Home buyers say they want more garage, but bigger doesn't mesh with some municipalities' mandate to reduce garages' street presence.
|Two split garage plans, as well as a traditional three-car front-load, give Augusta Green home buyers options. The "outboard" plan (middle) is similar to a side-load garage. The "inboard" design (right) contains both garages within the home's footprint.|
One solution: a 2-1 garage split. This concept employs a one- or two-car pull-in garage facing the street, with the other garage turned to the side and disguised as living space.
It worked for Zale Homes (recently acquired by KB Home) at Augusta Green at Gregg's Landing in Vernon Hills, Ill., a Chicago suburb. "The village was adamant about not wanting to see garage-dominated homes, especially on small, narrow lots," says Dan O'Malley, Chicago regional director of design for Augusta Green architect Bloodgood Sharp Buster. "They wanted more architecture and less garage."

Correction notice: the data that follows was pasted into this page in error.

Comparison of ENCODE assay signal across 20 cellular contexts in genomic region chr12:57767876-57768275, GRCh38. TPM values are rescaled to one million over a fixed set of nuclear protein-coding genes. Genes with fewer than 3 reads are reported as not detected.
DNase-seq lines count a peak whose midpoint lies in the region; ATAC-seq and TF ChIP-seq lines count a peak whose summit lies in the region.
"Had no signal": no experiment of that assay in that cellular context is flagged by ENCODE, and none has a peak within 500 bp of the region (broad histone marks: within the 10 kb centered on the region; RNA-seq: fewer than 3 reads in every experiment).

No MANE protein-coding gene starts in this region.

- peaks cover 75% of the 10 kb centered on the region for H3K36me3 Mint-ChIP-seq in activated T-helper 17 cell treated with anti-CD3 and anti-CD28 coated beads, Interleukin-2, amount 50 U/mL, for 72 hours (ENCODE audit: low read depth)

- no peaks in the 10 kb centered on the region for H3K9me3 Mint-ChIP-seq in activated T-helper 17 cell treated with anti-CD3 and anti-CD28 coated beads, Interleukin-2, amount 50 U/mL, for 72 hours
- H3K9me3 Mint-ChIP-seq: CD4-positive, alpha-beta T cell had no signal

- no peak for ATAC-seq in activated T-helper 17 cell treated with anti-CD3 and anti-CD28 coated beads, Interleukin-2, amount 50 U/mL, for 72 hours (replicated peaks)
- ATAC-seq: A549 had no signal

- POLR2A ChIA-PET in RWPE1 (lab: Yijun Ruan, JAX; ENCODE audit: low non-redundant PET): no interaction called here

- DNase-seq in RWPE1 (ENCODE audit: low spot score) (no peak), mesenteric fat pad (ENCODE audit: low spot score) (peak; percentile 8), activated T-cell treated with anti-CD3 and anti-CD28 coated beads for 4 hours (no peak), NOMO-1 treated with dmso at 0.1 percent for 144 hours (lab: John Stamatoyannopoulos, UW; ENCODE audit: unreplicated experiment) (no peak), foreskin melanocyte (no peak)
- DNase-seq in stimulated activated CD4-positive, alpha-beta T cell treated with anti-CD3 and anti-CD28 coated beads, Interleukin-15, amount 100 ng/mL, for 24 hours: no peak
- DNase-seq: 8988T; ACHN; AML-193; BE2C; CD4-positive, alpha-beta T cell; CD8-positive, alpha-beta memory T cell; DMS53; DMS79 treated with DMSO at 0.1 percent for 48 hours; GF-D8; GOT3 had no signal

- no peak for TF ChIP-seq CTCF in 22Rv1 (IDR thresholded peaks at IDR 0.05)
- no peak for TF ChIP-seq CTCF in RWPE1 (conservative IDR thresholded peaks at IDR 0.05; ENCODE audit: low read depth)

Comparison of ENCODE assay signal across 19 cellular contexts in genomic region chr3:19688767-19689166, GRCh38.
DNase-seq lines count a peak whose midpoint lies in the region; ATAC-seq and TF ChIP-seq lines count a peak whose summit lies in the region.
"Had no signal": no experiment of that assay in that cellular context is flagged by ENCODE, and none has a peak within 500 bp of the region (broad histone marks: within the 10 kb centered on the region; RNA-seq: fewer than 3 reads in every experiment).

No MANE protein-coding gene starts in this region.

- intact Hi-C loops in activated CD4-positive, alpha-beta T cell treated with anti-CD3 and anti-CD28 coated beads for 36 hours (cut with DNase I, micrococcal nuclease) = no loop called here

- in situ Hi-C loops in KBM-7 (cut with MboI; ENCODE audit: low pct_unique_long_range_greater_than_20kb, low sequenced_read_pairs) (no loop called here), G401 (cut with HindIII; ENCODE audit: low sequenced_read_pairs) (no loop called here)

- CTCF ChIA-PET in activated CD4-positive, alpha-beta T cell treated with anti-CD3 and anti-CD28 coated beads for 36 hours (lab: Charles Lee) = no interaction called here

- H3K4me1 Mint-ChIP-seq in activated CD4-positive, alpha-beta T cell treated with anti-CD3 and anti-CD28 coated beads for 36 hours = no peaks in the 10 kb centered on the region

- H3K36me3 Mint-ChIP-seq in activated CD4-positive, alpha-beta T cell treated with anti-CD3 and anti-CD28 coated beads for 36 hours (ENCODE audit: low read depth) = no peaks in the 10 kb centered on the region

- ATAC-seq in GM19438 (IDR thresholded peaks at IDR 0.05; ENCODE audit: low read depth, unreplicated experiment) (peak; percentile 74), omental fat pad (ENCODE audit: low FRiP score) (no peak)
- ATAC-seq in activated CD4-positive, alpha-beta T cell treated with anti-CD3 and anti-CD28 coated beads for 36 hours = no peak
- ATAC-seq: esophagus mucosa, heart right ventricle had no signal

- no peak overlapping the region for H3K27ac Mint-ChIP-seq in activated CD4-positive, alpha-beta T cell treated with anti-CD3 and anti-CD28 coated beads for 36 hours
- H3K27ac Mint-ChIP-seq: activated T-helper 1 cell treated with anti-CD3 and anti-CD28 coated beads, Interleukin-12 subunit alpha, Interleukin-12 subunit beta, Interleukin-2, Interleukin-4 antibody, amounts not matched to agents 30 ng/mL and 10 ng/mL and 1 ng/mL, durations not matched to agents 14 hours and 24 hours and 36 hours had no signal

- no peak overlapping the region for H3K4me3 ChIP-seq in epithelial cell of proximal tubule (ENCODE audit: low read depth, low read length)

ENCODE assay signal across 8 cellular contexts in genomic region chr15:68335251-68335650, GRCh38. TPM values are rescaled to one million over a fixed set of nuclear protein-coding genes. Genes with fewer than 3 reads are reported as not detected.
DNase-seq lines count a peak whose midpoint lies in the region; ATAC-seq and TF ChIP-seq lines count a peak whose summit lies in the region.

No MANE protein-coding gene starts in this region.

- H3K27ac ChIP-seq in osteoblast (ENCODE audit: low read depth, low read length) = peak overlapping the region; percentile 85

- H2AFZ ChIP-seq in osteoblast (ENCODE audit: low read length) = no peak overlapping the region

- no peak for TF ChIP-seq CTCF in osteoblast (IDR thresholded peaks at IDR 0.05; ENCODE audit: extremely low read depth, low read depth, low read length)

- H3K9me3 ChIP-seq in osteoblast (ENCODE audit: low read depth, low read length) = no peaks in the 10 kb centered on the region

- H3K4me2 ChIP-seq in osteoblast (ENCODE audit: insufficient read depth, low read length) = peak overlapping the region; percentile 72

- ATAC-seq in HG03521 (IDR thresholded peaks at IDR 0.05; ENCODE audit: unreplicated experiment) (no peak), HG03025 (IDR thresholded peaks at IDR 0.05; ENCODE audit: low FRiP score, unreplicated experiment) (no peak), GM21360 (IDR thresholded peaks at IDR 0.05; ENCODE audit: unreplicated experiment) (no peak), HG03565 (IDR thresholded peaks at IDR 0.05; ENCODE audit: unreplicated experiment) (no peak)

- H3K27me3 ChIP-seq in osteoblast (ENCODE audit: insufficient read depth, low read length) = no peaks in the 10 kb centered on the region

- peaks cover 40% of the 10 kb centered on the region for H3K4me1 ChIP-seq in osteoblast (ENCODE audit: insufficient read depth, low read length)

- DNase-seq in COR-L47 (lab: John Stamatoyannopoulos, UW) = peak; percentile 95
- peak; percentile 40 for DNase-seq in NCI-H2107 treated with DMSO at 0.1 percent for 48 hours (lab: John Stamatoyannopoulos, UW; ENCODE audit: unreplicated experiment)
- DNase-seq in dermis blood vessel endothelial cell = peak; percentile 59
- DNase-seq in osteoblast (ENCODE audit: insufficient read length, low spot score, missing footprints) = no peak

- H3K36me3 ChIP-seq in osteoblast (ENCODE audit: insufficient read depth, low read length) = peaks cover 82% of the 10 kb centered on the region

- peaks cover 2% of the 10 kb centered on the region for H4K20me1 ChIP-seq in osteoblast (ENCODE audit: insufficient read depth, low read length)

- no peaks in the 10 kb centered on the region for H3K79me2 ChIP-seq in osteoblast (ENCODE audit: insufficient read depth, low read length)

Dave Smith, vice president of marketing and product development for Cambridge Homes, a D.R. Horton company in Libertyville, Ill., first saw the concept 15 years ago out West. He surmises that more conservative design and the tendency toward larger lots in the Midwest slowed eastward migration, but he says that's changing.
Cambridge breaks ground in mid-October on Lion's Gate, a high-end production community in Schaumburg, Ill., where city officials realized that to keep current residents, the suburb needed to offer upscale move-up options. So that garage doors wouldn't dominate the $600,000 to $700,000 homes in Lion's Gate, they asked Cambridge to do side-loads, but Smith says the land was far too expensive to expand lots to accommodate side-loads.
"The village needed to be educated some," Smith says. "We showed them 2-1 actually is easier to use" than side-loads, especially for Lion's Gate's demographic, which features a lot of families with teenage drivers.